Harris Jewelry’s use of a “per payday” advertised price on its merchandise further prevents the servicemember from calculating the total cost of a Harris Jewelry transaction over the life of the contract, according to the release. These unlawful business practices are alleged to have been secured through misrepresentations and omissions in advertising and during the loan’s origination.

Operation Troop Aid Inc., the original charitable partner in Operation Teddy Bear, voluntarily dissolved and was assessed a suspended penalty earlier this year in a settlement with the New York Attorney General and other states, resolving potential charges of improper charitable co-venture activities, failures to account for donations and distribution of funds, and other deceptive practices, according to the release.

The multistate investigation is being conducted by lead states New York and Tennessee, executive committee states Nevada and North Carolina, and participating states Delaware, Georgia, Hawaii, Idaho, Illinois, Kansas, Louisiana, Maryland, Pennsylvania, and Virginia.

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Over the years, INSTORE has won 80 international journalism awards for its publication and website. Contact INSTORE's editors at editor@instoremag.com.

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Jeweler Sentenced for Theft, Ordered to Pay $85,000 in Restitution

He’ll have to serve 4 years of probation.

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A Colorado jeweler who was accused with stealing gold, jewelry and money from customers has been ordered to pay restitution and serve a probationary sentence.

David Kushnir, who operated D & D Jewelers in Thornton, pleaded guilty to theft, KMGH-TV reports. He was accused of stealing from nine customers, according to the news outlet.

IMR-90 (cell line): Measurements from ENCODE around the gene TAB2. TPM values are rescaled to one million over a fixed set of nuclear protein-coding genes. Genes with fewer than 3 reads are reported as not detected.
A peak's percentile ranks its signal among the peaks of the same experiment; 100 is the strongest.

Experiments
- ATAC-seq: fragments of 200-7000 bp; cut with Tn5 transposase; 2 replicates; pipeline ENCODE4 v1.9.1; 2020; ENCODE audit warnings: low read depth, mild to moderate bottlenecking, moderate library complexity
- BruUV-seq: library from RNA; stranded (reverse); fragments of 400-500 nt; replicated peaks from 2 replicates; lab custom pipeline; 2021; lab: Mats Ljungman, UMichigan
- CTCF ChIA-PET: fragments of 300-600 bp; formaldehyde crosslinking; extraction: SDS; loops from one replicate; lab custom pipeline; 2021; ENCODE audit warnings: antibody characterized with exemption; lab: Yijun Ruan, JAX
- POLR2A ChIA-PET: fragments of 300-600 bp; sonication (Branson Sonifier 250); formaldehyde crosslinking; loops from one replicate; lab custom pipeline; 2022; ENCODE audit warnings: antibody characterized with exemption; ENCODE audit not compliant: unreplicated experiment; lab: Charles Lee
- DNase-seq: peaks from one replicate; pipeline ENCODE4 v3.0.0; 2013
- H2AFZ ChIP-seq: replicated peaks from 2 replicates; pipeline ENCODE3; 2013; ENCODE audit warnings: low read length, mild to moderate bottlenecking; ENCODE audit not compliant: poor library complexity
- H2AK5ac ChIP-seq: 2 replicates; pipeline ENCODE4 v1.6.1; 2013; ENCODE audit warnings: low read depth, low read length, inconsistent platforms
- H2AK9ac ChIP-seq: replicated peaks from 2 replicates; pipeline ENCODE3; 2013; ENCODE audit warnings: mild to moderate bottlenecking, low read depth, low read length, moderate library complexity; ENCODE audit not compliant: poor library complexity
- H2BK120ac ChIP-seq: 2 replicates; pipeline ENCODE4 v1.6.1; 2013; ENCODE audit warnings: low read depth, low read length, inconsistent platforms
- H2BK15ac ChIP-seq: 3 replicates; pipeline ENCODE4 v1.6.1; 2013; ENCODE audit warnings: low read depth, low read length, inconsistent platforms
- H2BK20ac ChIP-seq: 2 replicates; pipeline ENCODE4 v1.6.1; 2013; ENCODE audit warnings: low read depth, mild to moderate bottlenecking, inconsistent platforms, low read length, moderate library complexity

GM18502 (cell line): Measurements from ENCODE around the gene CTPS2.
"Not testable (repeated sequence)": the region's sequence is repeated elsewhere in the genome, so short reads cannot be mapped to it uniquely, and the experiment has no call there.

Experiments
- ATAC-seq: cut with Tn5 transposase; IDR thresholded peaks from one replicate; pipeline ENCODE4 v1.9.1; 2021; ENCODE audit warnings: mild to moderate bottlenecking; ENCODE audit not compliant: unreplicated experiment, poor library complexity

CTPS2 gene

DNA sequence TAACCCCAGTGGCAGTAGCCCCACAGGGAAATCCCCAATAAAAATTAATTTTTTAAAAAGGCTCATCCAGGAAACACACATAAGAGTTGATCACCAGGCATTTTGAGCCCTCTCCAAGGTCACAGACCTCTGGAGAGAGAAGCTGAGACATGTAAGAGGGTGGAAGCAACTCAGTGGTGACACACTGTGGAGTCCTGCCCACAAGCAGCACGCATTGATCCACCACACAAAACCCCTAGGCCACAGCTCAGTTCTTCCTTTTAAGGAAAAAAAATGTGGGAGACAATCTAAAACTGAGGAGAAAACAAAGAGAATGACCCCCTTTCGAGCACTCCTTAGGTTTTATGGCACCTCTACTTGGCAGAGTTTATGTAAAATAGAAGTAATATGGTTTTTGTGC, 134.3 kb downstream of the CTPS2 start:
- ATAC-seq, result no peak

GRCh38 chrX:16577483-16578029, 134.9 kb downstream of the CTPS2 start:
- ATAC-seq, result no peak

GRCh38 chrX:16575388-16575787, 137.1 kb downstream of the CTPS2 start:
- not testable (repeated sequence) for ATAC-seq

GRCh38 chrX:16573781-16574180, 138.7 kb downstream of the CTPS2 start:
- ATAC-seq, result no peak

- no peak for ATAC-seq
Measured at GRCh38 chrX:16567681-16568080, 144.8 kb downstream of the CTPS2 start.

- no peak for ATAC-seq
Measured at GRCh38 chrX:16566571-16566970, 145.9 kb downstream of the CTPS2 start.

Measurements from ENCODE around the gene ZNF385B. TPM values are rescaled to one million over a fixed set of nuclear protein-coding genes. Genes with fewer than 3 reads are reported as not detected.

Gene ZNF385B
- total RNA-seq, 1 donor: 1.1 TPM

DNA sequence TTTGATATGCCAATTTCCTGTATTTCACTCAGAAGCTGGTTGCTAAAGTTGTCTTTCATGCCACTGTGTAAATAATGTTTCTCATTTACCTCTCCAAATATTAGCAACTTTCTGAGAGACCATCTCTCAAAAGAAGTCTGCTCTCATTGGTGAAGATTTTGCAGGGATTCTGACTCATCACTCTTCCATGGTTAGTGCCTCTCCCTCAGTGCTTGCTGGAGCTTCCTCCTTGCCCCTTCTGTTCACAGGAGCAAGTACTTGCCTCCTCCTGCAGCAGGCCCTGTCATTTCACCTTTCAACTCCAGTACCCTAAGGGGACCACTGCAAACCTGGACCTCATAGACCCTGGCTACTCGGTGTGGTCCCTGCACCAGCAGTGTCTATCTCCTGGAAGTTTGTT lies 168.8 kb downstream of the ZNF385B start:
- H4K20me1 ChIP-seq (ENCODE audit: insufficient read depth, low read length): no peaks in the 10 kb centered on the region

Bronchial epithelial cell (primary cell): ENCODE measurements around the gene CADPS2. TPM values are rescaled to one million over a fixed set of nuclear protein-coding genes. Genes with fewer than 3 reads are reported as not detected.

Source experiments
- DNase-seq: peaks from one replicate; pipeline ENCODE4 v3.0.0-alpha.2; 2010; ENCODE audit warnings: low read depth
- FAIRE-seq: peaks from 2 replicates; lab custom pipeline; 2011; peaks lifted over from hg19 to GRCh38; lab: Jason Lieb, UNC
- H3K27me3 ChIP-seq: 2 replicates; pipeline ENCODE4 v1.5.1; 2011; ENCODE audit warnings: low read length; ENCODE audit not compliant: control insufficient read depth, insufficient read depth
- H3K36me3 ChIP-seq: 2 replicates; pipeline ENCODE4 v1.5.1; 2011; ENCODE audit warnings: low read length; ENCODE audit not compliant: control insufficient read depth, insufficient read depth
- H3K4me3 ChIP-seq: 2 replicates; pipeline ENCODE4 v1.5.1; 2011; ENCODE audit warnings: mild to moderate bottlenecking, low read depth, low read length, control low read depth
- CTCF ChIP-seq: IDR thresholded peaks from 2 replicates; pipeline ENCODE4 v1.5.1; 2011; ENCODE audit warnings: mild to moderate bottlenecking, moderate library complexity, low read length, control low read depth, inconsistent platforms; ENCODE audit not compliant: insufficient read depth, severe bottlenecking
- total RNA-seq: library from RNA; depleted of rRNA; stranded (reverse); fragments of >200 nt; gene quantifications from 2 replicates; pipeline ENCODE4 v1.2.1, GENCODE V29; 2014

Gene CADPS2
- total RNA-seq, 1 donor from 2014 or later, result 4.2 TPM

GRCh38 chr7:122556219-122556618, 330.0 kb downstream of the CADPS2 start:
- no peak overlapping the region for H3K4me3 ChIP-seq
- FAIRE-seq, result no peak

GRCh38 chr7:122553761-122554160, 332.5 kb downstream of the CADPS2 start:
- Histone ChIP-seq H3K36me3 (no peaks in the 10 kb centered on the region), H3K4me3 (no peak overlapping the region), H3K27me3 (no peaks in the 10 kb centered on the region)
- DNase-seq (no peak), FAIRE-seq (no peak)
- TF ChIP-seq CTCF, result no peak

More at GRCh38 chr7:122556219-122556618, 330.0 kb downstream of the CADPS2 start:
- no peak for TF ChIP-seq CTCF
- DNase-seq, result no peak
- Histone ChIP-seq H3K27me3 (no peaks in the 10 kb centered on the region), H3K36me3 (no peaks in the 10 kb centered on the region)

The court ordered Kushnir to pay about $85,000 in restitution and serve four years of economic crime supervised probation.

In January, authorities accused Kushnir of defrauding customers after they brought their diamonds, watches and other jewelry to him for repair or consignment sale at his business. It was also alleged that he sold fake diamonds to three victims.

The Sentinel newspaper reported in January that in one case, he was accused of removing a movement piece worth $40,000 from a Rolex watch he was asked to repair and then substituting “a Chinese piece.”

Read more at KMGH-TV

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Pandora to Buy Back $75M in Jewelry from Retailers

The effort is part of a broader restructuring program.

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Pandora plans to buy back about $75 million in jewelry from retailers.

The idea is to help retailers avoid holding onto stock for too long, Rapaport News reports.

The repurchased inventory will be smelted, with new jewelry to be made from the material.

Rapaport reports that the program will be rolled out in “select global markets.”

The effort is part of a broader Pandora restructuring program expected to cost the company over $224 million.

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The plan comes as Pandora prepares for a brand relaunch that will kick off Aug. 28 in Los Angeles.

At the event, the company “will reveal its new company purpose, brand expression and visual identity, and show the Autumn 2019 collection.”

Read more at Rapaport News

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Online Costume Jewelry Retailer Ventures Into Gold and Diamonds

Prices range from $55 to nearly $1,000.

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BaubleBar, known for selling trendy costume jewelry online, is entering the world of gold and diamonds.

Its collection, launching Aug. 14, consists of rings and earrings, WWD reports. The jewelry will be sold online and will include “streamlined hoop and stud shapes for earrings and simple, embellished bands for rings.”

The news site added: “Some more directional earrings take the shape of letters or safety pins.”

Prices range from $55 to nearly $1,000.

Daniella Yacobovsky-Fiala, co-founder of BaubleBar, said the company is responding to demand.

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“Since the beginning, the voice of our customer has led our product evolution,” she said.

BaubleBar began dabbling in fine jewelry in October 2017, when it rolled out its Everyday Fine collection. The line consisted of 18K gold-plated sterling silver pieces selling for under $100.